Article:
BAGHDAD (Reuters) - The ethnically mixed Iraqi city of Mosul imposed a curfew on vehicles in Christian neighborhoods Monday, responding to a spate of bomb attacks targeting churches in Baghdad, police said.
The curfew, mostly affecting suburbs on the outskirts, was to be lifted at 2pm (1100 GMT) Monday. It was imposed to prevent similar bombings around the northern city, still Iraq’s most violent and home to most of the country’s Christians.
Bombs exploded outside five Christian churches in Baghdad on Sunday, in apparently coordinated attacks that killed four people and wounded more than 30, Iraqi police said.
In the most serious attack, a car bomb exploded near a church in eastern Baghdad, killing four people and wounding 21.
Iraq’s Christians, who number about 750,000, are a small minority in a mainly Muslim country of about 28 million people. Christians have sporadically been targets, mostly in Baghdad and Mosul, leading many of them to flee abroad.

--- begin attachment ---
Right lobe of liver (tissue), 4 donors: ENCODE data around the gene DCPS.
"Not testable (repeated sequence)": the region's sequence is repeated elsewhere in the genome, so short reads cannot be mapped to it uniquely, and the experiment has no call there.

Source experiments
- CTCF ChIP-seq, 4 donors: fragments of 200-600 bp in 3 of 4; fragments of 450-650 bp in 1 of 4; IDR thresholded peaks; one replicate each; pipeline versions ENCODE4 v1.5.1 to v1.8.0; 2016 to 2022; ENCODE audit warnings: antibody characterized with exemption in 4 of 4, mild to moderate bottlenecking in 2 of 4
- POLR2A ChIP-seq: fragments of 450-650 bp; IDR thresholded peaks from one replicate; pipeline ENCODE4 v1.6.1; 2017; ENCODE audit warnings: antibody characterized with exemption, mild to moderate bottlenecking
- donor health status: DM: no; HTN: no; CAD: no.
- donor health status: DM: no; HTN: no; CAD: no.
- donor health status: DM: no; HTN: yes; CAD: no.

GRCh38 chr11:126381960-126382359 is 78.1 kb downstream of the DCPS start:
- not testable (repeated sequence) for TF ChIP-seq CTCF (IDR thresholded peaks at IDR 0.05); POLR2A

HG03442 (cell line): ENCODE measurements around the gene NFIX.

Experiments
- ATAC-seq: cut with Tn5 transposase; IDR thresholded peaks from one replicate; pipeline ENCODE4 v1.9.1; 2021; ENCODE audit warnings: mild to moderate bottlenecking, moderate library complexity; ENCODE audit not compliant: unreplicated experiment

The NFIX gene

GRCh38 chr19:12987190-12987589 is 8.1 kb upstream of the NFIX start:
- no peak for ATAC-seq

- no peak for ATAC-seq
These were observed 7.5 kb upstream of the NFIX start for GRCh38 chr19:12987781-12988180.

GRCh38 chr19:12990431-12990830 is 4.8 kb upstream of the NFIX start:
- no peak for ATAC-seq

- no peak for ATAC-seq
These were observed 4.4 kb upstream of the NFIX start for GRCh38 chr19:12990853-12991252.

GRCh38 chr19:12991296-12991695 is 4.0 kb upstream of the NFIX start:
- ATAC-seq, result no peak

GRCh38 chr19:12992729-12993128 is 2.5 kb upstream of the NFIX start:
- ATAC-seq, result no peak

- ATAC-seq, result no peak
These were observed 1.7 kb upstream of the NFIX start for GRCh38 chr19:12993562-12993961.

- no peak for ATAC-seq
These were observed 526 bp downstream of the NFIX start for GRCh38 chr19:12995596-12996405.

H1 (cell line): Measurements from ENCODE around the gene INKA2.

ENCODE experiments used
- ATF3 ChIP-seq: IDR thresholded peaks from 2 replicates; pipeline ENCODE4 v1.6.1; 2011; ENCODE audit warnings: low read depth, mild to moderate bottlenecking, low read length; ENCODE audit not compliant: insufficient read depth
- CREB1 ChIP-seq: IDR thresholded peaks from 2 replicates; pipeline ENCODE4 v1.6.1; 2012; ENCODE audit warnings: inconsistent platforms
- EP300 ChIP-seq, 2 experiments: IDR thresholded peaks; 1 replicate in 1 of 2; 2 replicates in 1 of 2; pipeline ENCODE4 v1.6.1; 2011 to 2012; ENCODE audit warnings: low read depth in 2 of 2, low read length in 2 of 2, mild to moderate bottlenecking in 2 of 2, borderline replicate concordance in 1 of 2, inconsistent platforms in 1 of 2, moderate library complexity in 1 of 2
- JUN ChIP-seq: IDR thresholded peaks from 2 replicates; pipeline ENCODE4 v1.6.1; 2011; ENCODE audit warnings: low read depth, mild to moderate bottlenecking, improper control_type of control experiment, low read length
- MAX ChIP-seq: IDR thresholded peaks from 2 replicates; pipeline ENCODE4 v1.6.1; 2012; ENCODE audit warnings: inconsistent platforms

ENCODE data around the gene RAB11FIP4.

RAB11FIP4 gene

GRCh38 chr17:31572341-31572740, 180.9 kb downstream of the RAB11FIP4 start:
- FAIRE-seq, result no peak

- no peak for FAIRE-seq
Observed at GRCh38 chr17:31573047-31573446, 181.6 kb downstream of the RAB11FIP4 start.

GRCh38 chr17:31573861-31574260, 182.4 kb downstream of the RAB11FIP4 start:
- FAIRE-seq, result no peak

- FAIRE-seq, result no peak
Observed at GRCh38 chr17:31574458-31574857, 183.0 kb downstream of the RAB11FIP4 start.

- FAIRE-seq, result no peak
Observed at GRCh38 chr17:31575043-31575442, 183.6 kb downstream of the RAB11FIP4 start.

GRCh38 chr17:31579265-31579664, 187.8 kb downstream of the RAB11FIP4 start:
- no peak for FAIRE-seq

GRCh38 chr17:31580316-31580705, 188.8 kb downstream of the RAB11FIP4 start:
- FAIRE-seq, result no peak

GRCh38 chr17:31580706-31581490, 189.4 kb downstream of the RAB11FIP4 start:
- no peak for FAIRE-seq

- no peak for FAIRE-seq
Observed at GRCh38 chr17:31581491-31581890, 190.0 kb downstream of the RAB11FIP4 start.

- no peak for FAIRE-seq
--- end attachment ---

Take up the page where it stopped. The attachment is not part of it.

Baghdad security spokesman Qassim al-Moussawi said that, while there was no curfew in Baghdad, Iraqi security forces had stepped up measures to protect religious sites in the capital, which are frequent targets for militants hoping to stoke sectarian tensions.
“Today we took measures to redeploy the security forces to concentrate on the vital targets for us, like mosques and Hussainiyas (Shi’ite mosques),” Moussawi said.
“We expect the coming period is a decisive stage in Iraqi history, especially as we near elections (in January), so we expect some terrorist operations, but we will never allow things to go back to square one,” he added.
The sectarian violence that nearly tore Iraq apart in 2006 and 2007 has faded but militants still carry out attacks.
Some 2,000 families, an estimated 12,000 people, fled Mosul after a campaign of threats and attacks on Christians there in October last year, but many have since returned.
Writing by Tim Cocks; Editing by Richard Balmforth